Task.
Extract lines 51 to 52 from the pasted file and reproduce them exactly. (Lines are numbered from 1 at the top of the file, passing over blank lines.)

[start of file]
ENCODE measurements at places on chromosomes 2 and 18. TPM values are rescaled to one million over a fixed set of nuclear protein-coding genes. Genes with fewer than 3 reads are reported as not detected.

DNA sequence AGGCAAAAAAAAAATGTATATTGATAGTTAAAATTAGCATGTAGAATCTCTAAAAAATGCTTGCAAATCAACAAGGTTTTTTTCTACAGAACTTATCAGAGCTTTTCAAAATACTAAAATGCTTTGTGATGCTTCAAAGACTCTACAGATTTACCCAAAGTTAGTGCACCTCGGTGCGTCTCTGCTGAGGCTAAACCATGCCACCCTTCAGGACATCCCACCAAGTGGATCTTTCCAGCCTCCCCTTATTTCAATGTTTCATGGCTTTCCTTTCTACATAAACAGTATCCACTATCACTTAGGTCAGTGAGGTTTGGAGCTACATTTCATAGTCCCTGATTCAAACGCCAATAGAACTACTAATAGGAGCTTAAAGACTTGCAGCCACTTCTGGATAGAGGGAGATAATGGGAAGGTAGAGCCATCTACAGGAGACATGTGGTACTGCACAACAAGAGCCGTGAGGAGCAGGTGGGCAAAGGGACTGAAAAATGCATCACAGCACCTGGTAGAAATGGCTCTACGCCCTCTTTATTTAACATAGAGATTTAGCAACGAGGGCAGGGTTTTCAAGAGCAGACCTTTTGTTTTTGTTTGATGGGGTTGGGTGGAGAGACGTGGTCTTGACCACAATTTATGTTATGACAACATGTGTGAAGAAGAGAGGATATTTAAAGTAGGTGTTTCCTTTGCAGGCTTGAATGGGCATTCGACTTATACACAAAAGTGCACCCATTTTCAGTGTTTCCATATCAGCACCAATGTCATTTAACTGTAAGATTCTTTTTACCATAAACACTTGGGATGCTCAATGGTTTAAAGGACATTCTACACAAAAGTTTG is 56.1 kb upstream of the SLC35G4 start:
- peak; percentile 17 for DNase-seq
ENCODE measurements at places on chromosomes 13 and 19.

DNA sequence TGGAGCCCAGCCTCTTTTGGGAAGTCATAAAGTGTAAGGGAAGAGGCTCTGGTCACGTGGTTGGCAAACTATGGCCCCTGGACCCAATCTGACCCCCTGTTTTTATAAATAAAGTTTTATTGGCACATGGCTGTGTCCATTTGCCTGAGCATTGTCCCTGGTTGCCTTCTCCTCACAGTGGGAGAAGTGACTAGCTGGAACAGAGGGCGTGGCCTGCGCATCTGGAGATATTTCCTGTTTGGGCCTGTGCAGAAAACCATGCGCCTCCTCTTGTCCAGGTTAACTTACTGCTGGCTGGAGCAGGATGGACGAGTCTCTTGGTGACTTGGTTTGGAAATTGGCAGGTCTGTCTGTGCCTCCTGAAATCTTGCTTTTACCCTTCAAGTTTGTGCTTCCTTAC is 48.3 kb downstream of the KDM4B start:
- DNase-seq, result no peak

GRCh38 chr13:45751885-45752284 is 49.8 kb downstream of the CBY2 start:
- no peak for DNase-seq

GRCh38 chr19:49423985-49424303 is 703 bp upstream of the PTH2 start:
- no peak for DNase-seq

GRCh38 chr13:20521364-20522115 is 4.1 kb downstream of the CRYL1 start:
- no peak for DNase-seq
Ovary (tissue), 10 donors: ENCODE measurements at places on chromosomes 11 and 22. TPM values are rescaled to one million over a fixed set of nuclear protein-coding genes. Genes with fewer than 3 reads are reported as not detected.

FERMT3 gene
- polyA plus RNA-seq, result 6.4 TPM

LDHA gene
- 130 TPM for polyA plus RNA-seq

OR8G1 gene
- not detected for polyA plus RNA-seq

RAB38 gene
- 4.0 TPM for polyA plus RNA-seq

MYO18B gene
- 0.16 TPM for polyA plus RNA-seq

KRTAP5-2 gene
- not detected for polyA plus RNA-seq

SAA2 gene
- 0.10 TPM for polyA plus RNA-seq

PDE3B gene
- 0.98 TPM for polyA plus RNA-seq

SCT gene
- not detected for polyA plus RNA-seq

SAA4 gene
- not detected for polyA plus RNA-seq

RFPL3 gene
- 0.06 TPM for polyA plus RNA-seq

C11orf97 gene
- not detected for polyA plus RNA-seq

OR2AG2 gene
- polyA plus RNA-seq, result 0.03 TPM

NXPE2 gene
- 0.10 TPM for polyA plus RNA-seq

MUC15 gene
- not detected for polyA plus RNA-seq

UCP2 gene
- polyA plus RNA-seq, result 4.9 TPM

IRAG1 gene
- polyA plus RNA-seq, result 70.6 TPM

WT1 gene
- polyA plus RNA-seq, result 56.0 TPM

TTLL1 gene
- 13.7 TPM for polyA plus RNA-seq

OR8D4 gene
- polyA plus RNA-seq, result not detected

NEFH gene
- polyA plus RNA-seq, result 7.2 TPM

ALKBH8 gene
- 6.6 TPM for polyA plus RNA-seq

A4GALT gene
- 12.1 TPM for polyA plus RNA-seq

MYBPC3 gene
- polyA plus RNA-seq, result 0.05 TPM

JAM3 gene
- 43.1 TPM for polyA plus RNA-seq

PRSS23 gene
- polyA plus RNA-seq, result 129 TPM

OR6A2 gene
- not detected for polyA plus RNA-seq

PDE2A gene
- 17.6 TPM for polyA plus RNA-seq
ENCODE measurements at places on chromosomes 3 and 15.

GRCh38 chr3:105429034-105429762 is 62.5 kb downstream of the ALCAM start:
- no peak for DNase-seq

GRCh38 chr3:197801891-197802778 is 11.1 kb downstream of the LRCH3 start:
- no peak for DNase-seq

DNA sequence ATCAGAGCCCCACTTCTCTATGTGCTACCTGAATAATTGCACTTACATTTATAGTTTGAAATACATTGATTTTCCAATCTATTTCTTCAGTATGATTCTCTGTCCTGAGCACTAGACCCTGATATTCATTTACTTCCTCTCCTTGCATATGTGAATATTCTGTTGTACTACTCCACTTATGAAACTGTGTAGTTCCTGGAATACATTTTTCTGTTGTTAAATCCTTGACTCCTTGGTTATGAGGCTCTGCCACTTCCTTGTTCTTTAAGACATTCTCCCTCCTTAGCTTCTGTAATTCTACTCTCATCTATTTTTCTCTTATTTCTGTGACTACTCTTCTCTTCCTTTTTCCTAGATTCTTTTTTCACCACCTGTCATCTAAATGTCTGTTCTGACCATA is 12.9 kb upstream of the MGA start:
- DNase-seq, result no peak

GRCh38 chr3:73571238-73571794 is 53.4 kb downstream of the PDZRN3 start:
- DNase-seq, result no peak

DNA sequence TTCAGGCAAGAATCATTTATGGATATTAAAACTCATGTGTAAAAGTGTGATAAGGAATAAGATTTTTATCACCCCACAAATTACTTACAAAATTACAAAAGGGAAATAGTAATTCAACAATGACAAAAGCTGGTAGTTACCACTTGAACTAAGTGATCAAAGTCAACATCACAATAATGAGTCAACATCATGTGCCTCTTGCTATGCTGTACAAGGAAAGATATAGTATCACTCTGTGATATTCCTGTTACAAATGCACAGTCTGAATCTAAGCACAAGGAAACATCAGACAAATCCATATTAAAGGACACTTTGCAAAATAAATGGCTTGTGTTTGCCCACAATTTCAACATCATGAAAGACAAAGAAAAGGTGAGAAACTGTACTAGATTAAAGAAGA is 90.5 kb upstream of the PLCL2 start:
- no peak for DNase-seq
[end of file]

- 13.7 TPM for polyA plus RNA-seq

OR8D4 gene